There's one thing about ritual sacrifice. Do too much of it and you'll look scared, maybe even guilty of something. Rupe Murdoch has been shamelessly abusing the rite of sacrificial cleansing lately as he seeks to squirm his way out of the News of the World, Sun, and now Sunday Times phone hacking scandals.
First he shuttered News of the World, probably hoping that would be enough to let him go through with his takeover of BSkyB pay TV system. When that didn't work he walked away (even if only temporarily) from the BSkyB gambit. Then he purged News International CEO Rebekah Brooks from the boardroom and hot on the heels of her departure came the "resignation" of Les Hinton, former News International CEO and now publisher of Murdoch's Wall Street Journal and chairman of Murdoch's Dow Jones. The blood doesn't have time to dry on the altar before Rupe's tossing up another sacrifice.
Today Rupe went on bended knee and apologized to the family of a murdered little girl whose voice mail account Rupe's crews also hacked. It was an extraordinarily odious affair, even by Murdoch standards, but is it even something that Rupe can be allowed to apologize away? No, it plainly isn't.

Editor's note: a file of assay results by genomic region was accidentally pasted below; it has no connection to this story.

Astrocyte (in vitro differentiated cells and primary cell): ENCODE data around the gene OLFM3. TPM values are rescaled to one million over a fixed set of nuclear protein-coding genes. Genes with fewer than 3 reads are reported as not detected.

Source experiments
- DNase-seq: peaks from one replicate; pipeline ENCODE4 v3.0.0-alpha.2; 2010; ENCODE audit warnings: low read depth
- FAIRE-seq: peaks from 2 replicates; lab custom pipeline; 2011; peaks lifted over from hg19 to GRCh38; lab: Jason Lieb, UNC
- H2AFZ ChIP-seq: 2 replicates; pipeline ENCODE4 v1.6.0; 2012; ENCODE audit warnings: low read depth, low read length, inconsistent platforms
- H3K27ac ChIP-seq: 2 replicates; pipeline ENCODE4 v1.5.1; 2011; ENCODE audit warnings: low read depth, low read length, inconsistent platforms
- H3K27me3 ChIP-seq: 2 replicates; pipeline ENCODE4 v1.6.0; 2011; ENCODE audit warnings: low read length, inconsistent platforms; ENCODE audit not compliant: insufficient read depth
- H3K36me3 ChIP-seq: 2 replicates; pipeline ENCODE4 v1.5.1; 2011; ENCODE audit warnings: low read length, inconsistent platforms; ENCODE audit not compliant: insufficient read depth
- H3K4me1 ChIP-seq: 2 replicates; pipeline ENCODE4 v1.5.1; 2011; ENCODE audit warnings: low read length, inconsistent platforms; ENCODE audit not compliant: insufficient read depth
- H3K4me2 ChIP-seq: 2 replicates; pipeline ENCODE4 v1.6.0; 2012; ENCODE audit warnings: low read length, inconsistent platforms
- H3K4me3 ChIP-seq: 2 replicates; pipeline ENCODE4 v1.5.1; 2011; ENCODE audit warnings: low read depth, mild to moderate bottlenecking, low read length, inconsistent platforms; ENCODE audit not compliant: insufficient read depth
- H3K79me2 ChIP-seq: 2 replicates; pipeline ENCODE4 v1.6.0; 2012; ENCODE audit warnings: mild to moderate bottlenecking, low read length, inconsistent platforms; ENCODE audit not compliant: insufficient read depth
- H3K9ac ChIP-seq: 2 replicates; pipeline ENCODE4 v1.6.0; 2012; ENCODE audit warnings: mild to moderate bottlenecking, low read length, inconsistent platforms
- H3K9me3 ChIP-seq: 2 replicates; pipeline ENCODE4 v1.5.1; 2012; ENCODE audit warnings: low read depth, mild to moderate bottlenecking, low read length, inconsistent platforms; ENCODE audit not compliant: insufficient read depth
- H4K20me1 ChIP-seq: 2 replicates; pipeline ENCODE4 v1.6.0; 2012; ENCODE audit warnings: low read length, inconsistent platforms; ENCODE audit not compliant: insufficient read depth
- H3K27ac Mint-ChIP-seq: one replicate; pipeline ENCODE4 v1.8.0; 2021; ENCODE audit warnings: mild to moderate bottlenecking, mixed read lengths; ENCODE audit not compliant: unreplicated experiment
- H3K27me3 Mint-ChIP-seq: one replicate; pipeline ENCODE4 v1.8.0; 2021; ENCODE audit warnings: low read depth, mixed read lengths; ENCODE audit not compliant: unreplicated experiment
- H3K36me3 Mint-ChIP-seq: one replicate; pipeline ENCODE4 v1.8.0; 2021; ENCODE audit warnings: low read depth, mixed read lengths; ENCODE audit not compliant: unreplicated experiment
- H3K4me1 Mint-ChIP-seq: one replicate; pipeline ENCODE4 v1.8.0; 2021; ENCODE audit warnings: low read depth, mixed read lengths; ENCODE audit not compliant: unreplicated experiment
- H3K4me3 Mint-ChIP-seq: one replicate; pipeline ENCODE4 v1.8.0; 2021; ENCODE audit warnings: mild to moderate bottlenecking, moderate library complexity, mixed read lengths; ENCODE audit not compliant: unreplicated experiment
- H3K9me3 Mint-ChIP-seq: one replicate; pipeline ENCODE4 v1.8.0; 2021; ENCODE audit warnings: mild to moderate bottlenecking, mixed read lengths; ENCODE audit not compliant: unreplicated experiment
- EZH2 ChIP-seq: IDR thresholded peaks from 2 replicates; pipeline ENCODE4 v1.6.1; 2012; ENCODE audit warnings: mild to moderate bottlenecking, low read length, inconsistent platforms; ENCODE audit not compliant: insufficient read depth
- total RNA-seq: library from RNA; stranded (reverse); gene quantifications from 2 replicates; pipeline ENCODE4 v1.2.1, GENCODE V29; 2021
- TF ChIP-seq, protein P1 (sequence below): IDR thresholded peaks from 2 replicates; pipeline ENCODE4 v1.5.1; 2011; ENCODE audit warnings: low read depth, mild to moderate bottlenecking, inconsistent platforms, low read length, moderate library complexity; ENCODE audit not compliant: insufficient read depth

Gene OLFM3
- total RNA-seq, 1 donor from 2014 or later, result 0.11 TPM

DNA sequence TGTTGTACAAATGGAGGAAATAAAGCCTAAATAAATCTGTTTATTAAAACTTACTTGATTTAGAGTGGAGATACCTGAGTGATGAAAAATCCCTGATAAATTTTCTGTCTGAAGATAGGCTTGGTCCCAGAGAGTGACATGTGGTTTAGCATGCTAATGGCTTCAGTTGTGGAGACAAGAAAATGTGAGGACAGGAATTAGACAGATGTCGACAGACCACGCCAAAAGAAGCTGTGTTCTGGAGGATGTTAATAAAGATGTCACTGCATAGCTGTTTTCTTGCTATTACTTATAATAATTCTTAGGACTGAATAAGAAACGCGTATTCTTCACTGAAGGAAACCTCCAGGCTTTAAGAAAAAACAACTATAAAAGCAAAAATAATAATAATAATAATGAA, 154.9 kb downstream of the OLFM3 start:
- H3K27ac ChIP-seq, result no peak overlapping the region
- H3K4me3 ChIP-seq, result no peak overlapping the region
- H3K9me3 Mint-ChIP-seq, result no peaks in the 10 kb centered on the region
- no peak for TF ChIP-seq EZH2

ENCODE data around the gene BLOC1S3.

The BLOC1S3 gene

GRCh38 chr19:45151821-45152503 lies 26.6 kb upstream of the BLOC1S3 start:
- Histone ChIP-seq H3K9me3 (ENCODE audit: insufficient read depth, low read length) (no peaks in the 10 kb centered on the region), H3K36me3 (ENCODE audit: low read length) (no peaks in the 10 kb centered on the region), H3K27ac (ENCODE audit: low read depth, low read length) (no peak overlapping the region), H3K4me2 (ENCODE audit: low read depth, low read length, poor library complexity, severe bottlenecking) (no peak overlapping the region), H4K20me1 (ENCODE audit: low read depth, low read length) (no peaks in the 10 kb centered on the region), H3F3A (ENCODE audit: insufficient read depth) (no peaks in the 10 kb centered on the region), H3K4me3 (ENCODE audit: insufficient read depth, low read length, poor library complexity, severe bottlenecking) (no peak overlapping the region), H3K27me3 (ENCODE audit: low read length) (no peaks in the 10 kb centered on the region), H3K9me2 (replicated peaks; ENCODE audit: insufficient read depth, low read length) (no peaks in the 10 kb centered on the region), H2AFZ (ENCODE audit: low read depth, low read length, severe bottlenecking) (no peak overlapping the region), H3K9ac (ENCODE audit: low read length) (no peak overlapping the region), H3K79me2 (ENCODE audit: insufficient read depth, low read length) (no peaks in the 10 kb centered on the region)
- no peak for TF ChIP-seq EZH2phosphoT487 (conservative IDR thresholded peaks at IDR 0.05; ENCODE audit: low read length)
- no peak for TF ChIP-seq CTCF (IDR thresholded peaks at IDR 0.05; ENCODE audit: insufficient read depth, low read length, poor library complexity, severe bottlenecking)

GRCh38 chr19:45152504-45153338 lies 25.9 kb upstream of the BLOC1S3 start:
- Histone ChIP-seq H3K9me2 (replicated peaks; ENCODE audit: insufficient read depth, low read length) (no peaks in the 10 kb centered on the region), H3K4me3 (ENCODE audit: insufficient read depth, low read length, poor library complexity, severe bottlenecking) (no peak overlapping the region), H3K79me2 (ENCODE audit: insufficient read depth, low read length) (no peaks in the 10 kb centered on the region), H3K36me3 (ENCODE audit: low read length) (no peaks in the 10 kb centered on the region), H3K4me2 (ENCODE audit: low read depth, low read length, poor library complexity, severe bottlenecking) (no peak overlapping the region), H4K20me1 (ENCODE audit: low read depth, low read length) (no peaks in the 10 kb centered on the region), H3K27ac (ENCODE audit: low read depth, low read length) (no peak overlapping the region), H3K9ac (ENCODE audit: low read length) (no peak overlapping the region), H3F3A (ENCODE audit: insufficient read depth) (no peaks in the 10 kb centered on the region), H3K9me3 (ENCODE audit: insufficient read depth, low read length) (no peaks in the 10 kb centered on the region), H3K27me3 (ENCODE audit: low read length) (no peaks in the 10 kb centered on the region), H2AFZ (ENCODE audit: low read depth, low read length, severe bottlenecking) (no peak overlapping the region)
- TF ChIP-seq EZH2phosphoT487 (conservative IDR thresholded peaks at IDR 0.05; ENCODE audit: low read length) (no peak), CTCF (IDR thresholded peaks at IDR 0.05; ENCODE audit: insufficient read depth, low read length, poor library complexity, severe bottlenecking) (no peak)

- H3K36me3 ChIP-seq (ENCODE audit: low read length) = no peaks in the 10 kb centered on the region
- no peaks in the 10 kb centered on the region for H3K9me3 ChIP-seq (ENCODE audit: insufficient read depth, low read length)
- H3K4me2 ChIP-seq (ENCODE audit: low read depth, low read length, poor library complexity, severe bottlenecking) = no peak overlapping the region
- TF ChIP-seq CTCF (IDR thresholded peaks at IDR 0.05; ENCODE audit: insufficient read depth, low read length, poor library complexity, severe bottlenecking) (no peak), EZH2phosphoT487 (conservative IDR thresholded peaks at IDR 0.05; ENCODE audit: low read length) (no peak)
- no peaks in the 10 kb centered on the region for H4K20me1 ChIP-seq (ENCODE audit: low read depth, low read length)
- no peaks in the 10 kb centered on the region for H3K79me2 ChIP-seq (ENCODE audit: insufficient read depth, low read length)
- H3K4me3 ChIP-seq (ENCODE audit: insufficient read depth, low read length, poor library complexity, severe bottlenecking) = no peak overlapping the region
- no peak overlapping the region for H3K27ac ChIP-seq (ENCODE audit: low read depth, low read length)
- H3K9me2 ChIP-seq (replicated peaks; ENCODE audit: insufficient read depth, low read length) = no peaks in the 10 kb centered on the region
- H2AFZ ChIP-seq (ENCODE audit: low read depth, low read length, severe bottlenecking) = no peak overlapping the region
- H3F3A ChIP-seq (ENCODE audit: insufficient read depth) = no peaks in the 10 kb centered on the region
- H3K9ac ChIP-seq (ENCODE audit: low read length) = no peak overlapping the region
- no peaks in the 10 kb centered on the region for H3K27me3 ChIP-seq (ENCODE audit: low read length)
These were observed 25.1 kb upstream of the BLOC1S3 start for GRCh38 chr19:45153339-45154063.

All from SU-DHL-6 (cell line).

All the sacrifices and the apology don't distance Rupe from these abuses, they bring him ever closer in to the direct responsibility he so totally deserves. Corrupting British police, invading the personal privacy of innocents, this stuff has been going on for years. Rupe had at least six years to put an end to it. One angry rebuke from him and it would have stopped immediately. People, especially Rupe's employees, don't run afoul of that old bastard.
This isn't something for which Rupe can muster up an acceptable apology. It wasn't somebody else who did it. It was somebody else with Rupe's and his key management's acquiescence. Rupe and Brooks and Hinton and many other senior people in News Corp facilitated this. By not intervening all those years they enabled this to continue and seemingly get worse, much worse. We are all deemed to intend the logical and foreseeable consequences of our acts (and omissions). Rupert Murdoch and his son, James, and our Ms. Brooks and Mr. Hinton and a good many other senior members of Rupe's crew have to be considered morally and possibly criminally culpable in this. By all indications, while in senior managerial positions, they allowed News Corp and News International to become criminal enterprises.
The swine who created FOX News to confuse, mislead and manipulate the American people and their political institutions and, on whose watch, his British operations ran amok, deserves everything coming at him.